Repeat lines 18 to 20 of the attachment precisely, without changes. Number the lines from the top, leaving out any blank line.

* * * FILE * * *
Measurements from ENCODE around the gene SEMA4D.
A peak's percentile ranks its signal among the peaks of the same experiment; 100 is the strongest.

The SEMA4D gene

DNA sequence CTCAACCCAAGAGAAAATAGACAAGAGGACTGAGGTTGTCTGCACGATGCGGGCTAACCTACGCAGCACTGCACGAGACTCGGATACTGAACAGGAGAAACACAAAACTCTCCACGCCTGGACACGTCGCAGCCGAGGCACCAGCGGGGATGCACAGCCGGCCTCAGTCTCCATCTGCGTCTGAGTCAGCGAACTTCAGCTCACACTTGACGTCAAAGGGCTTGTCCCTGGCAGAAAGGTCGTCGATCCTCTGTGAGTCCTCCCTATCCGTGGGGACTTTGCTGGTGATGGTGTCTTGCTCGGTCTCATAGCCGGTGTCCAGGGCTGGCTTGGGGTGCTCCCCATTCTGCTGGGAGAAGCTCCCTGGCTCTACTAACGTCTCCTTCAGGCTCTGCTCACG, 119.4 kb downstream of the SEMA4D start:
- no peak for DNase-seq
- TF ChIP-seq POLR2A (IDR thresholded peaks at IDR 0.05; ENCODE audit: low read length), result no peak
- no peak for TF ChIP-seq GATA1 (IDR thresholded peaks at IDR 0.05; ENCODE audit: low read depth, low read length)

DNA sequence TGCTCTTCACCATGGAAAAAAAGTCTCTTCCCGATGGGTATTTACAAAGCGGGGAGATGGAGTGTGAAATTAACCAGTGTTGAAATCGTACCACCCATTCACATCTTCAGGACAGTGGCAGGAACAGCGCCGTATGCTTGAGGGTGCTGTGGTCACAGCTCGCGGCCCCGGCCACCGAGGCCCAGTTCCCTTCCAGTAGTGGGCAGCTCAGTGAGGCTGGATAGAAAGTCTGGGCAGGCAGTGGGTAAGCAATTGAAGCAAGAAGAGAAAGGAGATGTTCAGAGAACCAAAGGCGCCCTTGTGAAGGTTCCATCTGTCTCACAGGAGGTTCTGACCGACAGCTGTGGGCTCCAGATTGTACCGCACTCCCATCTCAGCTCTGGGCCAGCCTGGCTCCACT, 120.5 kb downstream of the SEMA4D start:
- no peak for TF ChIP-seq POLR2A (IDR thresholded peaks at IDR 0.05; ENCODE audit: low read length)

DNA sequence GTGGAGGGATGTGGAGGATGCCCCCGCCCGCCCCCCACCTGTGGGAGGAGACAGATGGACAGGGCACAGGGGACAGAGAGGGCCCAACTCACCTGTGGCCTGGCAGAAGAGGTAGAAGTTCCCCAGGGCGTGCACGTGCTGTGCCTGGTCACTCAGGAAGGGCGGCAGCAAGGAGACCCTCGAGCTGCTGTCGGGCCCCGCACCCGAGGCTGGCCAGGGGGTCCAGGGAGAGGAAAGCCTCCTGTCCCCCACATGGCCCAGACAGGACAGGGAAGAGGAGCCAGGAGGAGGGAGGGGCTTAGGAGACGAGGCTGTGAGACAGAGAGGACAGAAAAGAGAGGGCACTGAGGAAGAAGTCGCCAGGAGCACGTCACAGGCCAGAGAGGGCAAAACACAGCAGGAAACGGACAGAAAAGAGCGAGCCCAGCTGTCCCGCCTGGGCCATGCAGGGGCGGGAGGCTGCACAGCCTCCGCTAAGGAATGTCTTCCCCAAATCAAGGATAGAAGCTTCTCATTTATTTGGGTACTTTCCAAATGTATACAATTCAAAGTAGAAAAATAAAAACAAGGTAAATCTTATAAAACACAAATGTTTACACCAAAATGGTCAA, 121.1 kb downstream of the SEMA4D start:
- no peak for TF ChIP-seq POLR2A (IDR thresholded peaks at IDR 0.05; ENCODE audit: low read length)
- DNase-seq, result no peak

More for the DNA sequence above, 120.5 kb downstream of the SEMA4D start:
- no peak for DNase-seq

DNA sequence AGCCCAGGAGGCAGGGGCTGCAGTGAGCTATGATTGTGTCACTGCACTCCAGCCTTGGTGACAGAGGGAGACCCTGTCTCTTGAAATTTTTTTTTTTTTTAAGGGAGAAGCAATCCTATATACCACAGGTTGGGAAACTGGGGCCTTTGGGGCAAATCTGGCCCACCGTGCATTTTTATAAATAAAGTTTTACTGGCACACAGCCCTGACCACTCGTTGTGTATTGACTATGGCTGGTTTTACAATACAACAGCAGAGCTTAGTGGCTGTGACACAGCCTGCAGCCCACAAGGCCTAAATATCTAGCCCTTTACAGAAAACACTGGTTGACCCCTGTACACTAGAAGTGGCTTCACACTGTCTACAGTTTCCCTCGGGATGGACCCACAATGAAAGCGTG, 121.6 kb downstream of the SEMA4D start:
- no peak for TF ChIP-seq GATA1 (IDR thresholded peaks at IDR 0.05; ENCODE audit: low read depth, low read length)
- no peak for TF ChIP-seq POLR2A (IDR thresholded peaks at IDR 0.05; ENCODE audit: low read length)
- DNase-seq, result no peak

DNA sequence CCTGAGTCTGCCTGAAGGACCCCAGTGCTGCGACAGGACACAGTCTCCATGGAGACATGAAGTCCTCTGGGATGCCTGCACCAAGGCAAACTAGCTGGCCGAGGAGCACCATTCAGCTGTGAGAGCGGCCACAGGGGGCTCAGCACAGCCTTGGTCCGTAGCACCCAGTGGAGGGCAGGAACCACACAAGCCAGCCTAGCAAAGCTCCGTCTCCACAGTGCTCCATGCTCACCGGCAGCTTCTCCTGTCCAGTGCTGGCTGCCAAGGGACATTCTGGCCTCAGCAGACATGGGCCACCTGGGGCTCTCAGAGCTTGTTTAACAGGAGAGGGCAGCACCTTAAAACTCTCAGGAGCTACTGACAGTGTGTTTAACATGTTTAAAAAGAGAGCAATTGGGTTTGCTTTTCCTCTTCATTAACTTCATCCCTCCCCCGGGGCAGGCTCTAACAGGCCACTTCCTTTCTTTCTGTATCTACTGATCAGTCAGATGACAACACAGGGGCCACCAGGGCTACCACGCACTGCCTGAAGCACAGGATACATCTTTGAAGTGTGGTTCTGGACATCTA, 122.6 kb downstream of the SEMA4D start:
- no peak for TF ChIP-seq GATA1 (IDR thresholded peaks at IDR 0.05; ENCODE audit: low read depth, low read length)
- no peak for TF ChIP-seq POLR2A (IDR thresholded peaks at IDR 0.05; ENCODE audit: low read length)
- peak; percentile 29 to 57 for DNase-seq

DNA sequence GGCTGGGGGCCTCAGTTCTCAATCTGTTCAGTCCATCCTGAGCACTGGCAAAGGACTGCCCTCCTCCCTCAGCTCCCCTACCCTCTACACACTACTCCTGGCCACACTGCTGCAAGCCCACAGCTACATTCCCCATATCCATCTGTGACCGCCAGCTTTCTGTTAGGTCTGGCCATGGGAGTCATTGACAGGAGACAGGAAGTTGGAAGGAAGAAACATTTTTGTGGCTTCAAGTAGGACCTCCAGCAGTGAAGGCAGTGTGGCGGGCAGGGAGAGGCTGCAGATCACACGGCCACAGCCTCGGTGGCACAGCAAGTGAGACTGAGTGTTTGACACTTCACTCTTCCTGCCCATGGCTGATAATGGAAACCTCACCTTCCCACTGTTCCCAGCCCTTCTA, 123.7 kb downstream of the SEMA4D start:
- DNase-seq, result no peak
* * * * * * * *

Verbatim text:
- DNase-seq, result no peak

DNA sequence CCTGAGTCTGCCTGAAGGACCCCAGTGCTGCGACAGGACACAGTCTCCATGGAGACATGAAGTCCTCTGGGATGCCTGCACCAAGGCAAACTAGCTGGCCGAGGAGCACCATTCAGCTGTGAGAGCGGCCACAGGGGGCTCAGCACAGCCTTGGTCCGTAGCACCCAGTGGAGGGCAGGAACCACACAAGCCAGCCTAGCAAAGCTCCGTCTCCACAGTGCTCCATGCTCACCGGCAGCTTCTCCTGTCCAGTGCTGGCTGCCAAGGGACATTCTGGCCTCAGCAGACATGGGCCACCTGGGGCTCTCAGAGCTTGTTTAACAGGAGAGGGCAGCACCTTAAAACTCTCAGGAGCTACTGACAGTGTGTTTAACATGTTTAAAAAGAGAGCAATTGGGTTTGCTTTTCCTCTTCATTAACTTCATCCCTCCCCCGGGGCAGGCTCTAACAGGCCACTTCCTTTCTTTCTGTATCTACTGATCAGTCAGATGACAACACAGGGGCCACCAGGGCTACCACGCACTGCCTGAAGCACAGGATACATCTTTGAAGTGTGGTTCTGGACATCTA, 122.6 kb downstream of the SEMA4D start:
- no peak for TF ChIP-seq GATA1 (IDR thresholded peaks at IDR 0.05; ENCODE audit: low read depth, low read length)